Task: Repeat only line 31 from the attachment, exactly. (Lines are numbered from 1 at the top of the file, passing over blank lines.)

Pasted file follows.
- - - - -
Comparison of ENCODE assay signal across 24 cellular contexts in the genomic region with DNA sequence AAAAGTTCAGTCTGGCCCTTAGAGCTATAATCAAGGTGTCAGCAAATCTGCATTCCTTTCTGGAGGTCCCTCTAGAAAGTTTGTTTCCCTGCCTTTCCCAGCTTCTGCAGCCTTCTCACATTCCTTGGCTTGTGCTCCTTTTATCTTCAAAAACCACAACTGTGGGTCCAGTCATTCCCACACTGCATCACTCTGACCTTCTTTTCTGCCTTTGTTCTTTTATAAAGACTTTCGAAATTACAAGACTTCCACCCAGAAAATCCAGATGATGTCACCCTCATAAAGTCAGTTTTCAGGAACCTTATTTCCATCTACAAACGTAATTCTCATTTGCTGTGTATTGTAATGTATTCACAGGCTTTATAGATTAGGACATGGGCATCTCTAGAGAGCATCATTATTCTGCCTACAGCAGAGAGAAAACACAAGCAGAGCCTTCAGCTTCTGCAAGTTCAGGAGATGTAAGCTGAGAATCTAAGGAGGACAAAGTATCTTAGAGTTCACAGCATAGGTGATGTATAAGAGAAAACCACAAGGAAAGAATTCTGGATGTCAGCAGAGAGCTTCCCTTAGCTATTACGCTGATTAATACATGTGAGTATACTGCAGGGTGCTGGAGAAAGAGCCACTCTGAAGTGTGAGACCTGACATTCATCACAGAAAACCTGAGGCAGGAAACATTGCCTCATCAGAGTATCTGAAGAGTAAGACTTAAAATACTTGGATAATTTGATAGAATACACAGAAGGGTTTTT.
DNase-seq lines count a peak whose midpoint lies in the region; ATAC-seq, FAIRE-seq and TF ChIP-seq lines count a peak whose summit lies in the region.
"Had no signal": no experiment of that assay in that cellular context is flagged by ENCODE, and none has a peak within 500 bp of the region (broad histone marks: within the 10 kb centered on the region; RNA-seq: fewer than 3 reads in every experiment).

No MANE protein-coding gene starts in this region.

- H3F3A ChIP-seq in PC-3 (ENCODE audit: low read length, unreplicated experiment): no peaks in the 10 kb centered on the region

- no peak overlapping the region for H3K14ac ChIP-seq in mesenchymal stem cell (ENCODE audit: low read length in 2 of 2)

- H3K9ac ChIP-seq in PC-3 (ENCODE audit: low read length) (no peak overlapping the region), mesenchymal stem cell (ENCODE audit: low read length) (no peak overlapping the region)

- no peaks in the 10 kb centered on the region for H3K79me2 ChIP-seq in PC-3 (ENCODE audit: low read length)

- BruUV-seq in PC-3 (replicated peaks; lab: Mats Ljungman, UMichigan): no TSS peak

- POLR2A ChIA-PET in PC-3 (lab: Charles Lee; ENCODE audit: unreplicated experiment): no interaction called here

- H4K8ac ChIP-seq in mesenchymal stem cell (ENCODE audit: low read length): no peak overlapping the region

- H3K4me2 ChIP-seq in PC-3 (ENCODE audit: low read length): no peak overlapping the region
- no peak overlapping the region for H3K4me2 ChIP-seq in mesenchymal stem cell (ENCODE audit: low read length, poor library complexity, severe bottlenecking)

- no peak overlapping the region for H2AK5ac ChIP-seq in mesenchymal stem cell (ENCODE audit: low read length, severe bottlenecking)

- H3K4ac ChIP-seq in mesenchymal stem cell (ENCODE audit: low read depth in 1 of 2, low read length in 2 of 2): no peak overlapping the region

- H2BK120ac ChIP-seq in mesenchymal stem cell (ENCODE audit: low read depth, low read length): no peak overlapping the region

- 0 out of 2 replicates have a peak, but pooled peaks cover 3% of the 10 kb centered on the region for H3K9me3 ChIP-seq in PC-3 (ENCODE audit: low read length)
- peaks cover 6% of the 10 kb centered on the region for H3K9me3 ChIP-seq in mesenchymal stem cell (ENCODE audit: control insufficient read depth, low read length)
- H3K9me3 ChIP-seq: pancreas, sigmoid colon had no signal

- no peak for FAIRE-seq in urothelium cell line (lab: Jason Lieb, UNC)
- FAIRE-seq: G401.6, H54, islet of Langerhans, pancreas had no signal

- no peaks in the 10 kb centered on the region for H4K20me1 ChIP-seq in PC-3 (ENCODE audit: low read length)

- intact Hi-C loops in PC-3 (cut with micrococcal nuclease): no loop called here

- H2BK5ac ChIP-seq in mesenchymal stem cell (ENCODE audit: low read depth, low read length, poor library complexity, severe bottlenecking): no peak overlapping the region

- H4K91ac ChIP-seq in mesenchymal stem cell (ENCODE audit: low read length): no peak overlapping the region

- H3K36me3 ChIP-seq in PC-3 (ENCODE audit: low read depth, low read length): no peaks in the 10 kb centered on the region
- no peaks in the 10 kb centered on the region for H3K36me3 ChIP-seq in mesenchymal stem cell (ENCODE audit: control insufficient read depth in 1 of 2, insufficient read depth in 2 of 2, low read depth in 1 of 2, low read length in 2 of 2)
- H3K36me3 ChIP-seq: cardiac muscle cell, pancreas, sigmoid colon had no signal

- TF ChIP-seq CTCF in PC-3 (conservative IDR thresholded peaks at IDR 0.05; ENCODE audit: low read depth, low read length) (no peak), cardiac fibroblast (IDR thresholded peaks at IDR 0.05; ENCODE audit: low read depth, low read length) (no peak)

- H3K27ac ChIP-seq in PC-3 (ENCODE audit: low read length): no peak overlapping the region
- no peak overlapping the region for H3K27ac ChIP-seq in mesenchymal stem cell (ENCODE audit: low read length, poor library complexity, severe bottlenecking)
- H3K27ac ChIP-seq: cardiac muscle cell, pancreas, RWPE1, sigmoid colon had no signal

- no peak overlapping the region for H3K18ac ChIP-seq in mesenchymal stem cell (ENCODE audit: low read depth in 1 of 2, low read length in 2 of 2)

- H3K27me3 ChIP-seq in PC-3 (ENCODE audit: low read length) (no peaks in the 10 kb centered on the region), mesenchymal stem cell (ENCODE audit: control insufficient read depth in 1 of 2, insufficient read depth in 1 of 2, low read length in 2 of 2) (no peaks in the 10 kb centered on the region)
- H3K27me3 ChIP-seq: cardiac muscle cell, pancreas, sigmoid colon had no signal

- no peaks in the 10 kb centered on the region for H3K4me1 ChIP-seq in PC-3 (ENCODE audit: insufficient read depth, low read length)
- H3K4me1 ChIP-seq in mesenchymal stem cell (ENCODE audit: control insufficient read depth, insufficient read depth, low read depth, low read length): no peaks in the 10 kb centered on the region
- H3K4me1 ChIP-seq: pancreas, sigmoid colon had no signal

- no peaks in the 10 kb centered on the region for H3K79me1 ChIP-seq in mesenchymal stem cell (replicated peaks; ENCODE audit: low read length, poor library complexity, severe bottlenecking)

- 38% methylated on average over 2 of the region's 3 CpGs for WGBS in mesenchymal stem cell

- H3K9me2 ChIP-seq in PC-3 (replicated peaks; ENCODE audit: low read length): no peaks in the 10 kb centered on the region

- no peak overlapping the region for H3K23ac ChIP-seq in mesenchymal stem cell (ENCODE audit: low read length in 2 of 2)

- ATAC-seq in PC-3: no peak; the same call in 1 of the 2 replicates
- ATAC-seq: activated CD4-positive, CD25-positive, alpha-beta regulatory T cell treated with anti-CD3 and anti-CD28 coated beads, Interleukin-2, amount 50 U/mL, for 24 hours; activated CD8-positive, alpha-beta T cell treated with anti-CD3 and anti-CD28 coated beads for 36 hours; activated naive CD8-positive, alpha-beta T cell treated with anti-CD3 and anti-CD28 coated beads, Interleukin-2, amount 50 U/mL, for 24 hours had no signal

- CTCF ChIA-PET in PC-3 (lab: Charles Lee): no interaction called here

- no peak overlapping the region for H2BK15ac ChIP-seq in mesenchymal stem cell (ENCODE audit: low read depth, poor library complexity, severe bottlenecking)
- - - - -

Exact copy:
- no peak overlapping the region for H3K27ac ChIP-seq in mesenchymal stem cell (ENCODE audit: low read length, poor library complexity, severe bottlenecking)